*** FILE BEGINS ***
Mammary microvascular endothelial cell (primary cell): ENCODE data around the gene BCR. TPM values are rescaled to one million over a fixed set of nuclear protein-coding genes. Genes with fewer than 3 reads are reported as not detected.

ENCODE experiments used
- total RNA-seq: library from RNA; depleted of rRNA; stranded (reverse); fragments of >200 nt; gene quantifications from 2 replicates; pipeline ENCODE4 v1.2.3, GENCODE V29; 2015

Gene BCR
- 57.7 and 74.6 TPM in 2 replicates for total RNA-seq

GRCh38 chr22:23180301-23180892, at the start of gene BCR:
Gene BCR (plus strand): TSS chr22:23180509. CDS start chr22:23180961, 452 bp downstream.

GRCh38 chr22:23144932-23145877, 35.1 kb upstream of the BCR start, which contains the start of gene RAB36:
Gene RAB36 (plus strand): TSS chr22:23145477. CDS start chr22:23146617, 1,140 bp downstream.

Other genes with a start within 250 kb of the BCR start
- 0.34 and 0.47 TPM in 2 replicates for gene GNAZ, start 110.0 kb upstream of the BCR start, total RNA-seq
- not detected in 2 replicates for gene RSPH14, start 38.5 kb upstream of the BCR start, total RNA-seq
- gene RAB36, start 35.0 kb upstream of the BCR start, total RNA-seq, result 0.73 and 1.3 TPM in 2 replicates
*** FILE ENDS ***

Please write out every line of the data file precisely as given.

Mammary microvascular endothelial cell (primary cell): ENCODE data around the gene BCR. TPM values are rescaled to one million over a fixed set of nuclear protein-coding genes. Genes with fewer than 3 reads are reported as not detected.

ENCODE experiments used
- total RNA-seq: library from RNA; depleted of rRNA; stranded (reverse); fragments of >200 nt; gene quantifications from 2 replicates; pipeline ENCODE4 v1.2.3, GENCODE V29; 2015

Gene BCR
- 57.7 and 74.6 TPM in 2 replicates for total RNA-seq

GRCh38 chr22:23180301-23180892, at the start of gene BCR:
Gene BCR (plus strand): TSS chr22:23180509. CDS start chr22:23180961, 452 bp downstream.

GRCh38 chr22:23144932-23145877, 35.1 kb upstream of the BCR start, which contains the start of gene RAB36:
Gene RAB36 (plus strand): TSS chr22:23145477. CDS start chr22:23146617, 1,140 bp downstream.

Other genes with a start within 250 kb of the BCR start
- 0.34 and 0.47 TPM in 2 replicates for gene GNAZ, start 110.0 kb upstream of the BCR start, total RNA-seq
- not detected in 2 replicates for gene RSPH14, start 38.5 kb upstream of the BCR start, total RNA-seq
- gene RAB36, start 35.0 kb upstream of the BCR start, total RNA-seq, result 0.73 and 1.3 TPM in 2 replicates